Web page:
May 16 (UPI) -- Boeing announced Thursday that it has completed a software update for its 737 Max planes, which have been grounded globally after a pair of deadly crashes.
The U.S. aircraft manufacturer said it finished the update to the aircraft's Maneuvering Characteristics Augmentation System, which played a role in both crashes, in addition to conducting simulator testing and an engineering test flight.
"We're making clear and steady progress and are confident that the 737 Max with updated MCAS software will be one of the safest airplanes ever to fly," Boeing CEO and President Dennis Muilenburg said. "The accidents have only intensified our commitment to our values, including safety, quality and integrity, because we know lives depend on what we do."
Boeing added that it has flown the 737 Max with the updated software for more than 360 hours on 207 flights.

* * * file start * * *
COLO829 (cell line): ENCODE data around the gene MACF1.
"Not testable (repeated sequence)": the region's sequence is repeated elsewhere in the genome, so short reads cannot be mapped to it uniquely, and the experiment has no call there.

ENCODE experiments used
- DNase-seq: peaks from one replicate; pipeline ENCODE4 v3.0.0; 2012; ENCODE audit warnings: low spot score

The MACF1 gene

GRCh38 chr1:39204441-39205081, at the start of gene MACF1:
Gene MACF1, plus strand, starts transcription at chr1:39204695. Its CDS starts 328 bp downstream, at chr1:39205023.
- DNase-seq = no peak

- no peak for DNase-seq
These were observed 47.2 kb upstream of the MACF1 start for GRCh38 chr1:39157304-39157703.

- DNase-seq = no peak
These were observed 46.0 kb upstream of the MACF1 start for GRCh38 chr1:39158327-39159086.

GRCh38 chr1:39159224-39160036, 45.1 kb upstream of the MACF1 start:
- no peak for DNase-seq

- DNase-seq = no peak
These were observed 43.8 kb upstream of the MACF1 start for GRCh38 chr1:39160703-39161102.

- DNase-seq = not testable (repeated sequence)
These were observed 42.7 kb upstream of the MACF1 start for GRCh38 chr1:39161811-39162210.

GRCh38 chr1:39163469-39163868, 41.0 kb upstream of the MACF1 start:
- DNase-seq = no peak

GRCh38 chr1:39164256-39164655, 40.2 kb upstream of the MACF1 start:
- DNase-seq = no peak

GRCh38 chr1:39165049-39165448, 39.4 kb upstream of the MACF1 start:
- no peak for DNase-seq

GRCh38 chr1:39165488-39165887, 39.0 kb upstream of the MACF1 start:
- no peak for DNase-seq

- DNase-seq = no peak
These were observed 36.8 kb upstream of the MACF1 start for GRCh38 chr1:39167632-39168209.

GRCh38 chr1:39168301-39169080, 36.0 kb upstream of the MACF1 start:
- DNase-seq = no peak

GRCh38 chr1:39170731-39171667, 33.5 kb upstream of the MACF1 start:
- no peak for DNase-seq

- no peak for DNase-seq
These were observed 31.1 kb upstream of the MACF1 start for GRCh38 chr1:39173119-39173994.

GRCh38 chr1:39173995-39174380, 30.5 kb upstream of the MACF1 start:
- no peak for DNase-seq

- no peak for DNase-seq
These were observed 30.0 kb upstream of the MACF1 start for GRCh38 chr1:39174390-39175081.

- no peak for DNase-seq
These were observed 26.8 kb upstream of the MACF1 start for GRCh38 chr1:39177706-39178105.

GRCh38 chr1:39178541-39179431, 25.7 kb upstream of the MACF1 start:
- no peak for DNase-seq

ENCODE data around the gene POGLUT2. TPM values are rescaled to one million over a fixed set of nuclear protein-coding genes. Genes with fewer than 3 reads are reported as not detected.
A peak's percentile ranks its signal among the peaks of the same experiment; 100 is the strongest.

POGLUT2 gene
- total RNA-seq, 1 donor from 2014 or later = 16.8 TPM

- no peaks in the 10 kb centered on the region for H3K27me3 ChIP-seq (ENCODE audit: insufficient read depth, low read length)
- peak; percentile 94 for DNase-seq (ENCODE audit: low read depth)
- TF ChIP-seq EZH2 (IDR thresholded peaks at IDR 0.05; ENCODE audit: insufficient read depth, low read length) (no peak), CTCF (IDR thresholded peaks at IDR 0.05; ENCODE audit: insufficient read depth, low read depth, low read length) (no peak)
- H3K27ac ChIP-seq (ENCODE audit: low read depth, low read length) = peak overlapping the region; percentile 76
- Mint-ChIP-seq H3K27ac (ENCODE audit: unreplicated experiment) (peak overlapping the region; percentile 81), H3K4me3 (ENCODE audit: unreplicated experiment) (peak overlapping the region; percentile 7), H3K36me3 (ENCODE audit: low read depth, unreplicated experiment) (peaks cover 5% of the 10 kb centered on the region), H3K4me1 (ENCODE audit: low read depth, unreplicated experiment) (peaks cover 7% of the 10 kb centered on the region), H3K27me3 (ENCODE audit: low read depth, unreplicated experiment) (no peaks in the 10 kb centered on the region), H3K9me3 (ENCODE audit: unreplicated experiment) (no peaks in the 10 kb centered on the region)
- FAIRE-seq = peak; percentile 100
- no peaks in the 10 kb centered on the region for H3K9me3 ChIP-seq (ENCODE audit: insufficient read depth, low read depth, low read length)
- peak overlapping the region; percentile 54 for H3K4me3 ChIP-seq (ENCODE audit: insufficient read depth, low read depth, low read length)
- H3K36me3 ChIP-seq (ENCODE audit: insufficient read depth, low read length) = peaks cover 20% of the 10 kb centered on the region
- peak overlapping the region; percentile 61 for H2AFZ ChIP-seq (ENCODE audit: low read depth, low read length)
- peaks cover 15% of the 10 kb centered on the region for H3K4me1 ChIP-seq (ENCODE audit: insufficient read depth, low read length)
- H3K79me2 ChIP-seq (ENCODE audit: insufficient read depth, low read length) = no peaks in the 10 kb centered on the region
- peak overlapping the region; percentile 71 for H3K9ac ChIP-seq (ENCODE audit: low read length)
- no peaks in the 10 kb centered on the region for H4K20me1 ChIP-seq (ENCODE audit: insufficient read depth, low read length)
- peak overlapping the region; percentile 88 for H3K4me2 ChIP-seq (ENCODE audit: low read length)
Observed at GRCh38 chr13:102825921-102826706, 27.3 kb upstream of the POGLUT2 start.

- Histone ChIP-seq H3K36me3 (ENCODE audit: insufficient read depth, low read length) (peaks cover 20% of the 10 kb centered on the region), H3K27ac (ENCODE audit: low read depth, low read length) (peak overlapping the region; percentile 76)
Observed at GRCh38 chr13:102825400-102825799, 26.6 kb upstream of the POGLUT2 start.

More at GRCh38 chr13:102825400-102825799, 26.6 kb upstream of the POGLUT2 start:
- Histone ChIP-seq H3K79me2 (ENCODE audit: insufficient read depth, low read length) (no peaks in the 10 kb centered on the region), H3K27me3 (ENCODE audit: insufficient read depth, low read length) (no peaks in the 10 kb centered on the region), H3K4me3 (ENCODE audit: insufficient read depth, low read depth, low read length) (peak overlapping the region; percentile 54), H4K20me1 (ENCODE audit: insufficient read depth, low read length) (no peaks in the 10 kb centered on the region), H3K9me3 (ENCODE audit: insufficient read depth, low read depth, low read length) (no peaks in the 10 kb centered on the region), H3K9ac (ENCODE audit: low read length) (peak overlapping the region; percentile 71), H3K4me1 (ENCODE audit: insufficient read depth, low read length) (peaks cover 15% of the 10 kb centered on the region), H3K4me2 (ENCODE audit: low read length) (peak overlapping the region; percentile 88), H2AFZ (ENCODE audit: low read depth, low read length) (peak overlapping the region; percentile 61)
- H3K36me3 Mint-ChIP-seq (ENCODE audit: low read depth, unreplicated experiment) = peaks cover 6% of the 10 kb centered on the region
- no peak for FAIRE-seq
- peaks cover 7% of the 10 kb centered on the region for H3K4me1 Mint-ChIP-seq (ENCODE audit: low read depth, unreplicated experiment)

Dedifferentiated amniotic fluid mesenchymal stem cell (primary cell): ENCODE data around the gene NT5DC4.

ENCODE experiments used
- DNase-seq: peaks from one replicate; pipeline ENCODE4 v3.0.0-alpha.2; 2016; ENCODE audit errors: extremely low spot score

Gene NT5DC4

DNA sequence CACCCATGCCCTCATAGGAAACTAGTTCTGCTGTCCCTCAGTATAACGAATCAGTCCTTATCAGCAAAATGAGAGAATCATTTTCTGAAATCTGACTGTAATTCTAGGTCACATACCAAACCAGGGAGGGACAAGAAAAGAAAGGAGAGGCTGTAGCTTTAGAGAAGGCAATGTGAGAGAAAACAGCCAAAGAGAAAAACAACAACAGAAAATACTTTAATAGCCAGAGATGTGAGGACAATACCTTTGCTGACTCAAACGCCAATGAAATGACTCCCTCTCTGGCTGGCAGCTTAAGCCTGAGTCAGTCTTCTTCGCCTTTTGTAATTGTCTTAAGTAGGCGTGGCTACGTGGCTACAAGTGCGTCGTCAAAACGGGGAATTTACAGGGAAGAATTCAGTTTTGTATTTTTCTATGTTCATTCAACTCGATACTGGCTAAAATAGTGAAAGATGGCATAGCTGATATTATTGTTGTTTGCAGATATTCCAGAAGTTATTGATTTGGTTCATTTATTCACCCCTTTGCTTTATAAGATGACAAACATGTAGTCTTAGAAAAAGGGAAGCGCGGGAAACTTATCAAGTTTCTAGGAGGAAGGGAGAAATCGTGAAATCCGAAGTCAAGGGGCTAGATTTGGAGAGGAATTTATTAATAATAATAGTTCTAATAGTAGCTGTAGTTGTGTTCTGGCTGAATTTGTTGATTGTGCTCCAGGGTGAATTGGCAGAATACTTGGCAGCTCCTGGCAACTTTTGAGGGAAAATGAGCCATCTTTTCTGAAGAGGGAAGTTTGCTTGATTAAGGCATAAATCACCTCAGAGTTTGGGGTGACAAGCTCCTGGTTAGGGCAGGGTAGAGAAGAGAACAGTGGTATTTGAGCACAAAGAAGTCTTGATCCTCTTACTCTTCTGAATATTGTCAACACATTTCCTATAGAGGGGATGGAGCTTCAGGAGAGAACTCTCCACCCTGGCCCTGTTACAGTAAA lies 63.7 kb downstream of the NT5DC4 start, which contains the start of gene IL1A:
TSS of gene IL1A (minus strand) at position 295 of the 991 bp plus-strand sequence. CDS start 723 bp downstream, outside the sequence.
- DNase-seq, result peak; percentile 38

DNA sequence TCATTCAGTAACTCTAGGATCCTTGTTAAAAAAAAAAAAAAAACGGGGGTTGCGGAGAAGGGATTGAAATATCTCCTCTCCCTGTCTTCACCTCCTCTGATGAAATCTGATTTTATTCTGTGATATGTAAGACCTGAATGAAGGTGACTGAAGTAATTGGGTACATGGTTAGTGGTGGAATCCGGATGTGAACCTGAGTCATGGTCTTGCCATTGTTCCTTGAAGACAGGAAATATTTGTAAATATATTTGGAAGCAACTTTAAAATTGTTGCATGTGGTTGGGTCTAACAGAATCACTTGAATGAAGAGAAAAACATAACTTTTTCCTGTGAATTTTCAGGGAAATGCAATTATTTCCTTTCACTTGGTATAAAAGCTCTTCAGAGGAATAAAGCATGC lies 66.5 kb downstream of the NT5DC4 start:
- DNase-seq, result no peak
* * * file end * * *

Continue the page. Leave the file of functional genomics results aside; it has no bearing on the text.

On Wednesday, the House Committee on Transportation and Infrastructure questioned Federal Aviation Administration chief Dan Elwell and National Transportation Safety Board Chairman Robert Sumwalt about the planes after airlines throughout the world grounded the 737 Max in the wake of two crashes that killed nearly 350 people in Indonesia and Ethiopia.
During the hearing, Elwell confirmed that the FAA participated in test flights of the MCAS system.
Boeing said Thursday it has developed an enhanced training and education program that is being reviewed by the FAA and other international regulators.
It is also working to schedule a certification test flight with the FAA and providing information detailing how pilots interact with the plane's controls and displays in various flight scenarios.